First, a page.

In 2016 it appeared Africa would produce its first big tech IPO on a major stock market.
As reported in TechCrunch, Nigerian fintech firm Interswitch — which provides much of Nigeria’s digital banking and payments infrastructure — was poised for a dual listing on the Lagos and London stock exchanges at a $1 billion valuation. The company had selected investment bankers, had the support of primary backer (Helios Investment Partners), and things seemed ready to go.
Nearly two years later, neither Interswitch nor any other VC backed African tech company that began in startup phase gone public.
Why the delay and when?
An Interswitch spokesperson told TechCrunch it was “unable to comment regarding the pending IPO.”
The company’s given some clues in statements over the last year. In late 2016, Interswitch’s then CEO Mitchell Elegbe told Bloomberg, “The macroeconomic situation in Nigeria is the determining factor’’ in delaying the plans―referring to Nigeria’s recession and currency slump, both of which have now largely abated.
In a September 2017 interview, Interswitch Divisional Chief Executive Officer Akeem Lawal named “unfavorable equity markets” and reaffirmed an IPO, saying “It will happen before the end of 2019.”
Will Interswitch be first to list abroad with a bang?
TechCrunch checked in with a couple of Nigerian tech insiders on Interswitch’s prospects to become Africa’s first big IPO — and the possibility another venture could beat them to it.
On reasons for the postponement, Paga CEO Tayo Oviosu thinks, “It’s the macroeconomic situation…the volatility of the Naira, and wanting that to stabilize. I don’t think there’s anything else that’s delayed it,” he said — noting the Nigerian economy and Naira improved in 2017.
Oviosu added that 2016’s slumping Naira would have adversely impacted any IPO valuation or opening share price, especially for a foreign listing.
“They would have been valued lower than where the investors would like to be,” he said.
On timing for an Interswitch public listing, “They’re gearing themselves up to go back and do an IPO. My sense is it’s probably not next year, more likely the year after,” Oviosu told TechCrunch.
Omobola Johnson — Nigeria’s former Minister of Communication Technology and Senior Partner at TLCom Capital — thinks Interswitch is still ripe to go public. “In 2016 the markets just weren’t right. But if you look at Interswitch as a company since, it still continues to do well,” she said.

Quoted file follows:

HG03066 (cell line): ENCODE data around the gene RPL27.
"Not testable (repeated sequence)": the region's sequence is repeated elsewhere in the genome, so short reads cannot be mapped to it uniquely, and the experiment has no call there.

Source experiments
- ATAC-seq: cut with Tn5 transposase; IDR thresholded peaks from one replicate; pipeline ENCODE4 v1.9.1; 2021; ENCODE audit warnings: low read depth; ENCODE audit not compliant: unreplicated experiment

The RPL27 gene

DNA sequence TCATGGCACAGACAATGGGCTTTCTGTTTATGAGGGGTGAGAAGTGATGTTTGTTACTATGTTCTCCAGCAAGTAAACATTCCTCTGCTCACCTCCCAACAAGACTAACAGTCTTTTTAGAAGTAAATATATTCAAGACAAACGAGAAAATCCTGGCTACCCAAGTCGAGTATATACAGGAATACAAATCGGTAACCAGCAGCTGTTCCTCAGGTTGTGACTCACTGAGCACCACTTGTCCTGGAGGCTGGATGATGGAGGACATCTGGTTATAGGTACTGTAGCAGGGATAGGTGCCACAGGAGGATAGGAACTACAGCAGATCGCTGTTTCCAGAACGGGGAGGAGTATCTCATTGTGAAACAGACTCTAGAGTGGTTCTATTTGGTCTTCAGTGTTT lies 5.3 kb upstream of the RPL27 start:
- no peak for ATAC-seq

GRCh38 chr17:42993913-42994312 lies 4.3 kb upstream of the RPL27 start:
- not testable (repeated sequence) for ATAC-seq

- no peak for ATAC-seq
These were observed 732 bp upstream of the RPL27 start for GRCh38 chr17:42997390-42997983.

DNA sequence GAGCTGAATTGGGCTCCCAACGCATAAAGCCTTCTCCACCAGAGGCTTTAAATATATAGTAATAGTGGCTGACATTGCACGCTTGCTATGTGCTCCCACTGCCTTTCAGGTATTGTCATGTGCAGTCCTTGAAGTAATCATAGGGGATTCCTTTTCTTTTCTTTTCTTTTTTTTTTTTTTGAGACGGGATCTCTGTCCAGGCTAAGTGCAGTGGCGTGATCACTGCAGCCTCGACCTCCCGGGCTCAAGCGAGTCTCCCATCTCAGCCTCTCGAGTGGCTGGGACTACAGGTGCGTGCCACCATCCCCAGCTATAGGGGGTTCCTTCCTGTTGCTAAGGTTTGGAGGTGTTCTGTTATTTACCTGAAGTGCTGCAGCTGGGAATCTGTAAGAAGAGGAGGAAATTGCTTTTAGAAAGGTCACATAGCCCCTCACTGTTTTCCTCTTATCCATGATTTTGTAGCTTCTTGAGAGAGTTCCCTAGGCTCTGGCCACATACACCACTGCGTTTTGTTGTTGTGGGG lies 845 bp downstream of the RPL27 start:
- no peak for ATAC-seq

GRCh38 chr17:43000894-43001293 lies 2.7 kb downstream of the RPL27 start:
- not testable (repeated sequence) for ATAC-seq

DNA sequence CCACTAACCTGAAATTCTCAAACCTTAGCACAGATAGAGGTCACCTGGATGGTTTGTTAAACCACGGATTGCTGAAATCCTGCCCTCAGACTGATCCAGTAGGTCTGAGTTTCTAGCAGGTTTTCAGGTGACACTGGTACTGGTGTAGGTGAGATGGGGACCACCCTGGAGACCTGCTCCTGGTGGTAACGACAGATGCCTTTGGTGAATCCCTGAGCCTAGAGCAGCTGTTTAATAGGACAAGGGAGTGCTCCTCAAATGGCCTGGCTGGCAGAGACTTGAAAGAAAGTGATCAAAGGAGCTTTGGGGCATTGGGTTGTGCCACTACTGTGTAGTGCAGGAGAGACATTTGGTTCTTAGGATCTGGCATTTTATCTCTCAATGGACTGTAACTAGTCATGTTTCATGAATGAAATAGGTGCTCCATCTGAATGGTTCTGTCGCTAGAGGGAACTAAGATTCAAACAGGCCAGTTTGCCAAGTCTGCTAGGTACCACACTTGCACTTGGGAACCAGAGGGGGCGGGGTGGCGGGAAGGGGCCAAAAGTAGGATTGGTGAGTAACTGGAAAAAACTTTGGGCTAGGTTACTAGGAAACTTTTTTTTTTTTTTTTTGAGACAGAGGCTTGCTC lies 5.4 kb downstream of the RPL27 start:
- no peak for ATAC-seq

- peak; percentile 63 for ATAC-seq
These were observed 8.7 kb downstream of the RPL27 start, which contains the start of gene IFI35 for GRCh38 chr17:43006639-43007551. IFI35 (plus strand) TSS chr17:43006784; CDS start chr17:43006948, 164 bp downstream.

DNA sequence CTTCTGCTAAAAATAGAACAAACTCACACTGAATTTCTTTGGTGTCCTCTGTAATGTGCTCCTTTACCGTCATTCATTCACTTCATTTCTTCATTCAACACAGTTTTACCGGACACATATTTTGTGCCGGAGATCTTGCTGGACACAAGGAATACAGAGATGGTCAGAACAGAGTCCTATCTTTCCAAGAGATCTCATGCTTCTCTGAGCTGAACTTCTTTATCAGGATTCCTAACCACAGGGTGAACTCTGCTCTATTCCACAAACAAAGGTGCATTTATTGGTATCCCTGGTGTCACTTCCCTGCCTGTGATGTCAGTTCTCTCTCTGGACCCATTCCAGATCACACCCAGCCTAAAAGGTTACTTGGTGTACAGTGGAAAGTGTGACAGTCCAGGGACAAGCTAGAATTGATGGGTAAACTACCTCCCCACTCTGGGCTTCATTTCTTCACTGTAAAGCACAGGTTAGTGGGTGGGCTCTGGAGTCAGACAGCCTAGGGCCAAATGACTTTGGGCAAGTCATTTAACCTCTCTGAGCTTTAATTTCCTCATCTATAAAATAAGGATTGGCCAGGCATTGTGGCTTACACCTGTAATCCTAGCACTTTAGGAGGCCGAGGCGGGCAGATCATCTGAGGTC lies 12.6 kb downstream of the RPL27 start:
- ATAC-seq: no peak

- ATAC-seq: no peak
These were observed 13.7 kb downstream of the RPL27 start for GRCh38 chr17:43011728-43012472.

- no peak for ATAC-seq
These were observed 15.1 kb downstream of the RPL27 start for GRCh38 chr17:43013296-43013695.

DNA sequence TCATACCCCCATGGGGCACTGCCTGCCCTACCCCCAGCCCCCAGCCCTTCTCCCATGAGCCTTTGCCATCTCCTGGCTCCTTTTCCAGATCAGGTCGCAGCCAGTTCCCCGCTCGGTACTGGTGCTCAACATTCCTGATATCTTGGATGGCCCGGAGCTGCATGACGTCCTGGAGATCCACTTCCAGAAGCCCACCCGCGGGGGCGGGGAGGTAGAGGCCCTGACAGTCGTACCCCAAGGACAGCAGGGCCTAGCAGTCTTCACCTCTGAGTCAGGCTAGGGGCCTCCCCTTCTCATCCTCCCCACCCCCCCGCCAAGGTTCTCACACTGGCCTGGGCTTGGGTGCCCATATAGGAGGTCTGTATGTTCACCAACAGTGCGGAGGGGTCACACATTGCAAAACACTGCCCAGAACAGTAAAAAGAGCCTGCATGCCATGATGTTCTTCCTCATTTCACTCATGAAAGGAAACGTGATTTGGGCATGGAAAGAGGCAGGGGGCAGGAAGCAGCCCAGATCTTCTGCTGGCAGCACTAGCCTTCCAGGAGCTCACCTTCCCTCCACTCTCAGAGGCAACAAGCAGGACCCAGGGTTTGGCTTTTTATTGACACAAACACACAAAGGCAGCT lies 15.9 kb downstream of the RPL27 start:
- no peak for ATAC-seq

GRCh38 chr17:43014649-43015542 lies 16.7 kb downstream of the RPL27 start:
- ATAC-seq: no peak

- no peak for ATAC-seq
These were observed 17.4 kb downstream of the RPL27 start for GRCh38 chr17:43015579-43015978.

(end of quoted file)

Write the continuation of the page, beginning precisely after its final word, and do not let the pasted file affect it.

“Interswitch is still growing, it’s still profitable, and it still has a significant market share in Nigeria and other African markets. So in terms of the fundamentals as a company, they are still very strong to be the [continent’s] first significant tech IPO,” Johnson said.
With analysts and Interswitch timing an LSE listing for 2019, there’s the prospect of another VC backed African tech company going public with first.
While Omobola Johnson believes Interswitch still has the best chance, she named a couple other IPO candidates in the near 3-5 year future. “I’d look at a company like Andela, which is growing very quickly and has raised significant capital,” she said, referring to the Pan-African coding accelerator that recently sealed $40 million in Series C funding. Johnson also named Kenyan online grocer Twiga Foods and Nigerian fintech startup Flutterwave as future IPO contenders.
Paga CEO Tayo Oviosu still sees Interswitch as the best African prospect to go public on a major exchange, given their financial performance.
He played down―but did not completely rule out — the possibility of his company (one of Nigeria’s leading digital payments firms) going public. “I wouldn’t say never. I think for us our exit strategy would be to go public or a strategic sale, but none of those things are in the works now…we want to continue building our business,” Oviosu said.
He believes African tech companies will need to meet a higher revenue standard before satisfying investor criteria for IPOs.
“I think in Africa, it comes down to your EBITDA,” he said, referring to the financial metric measuring revenue performance before certain expenses.
“In this market, I would value a company that is EBITDA positive much more than someone just telling a good story.”
So it appears a high-value African tech IPO on a major exchange is imminent and it’s still likely to be Interswitch. If it does list, it would likely become the continent’s second unicorn, behind e-commerce venture Jumia.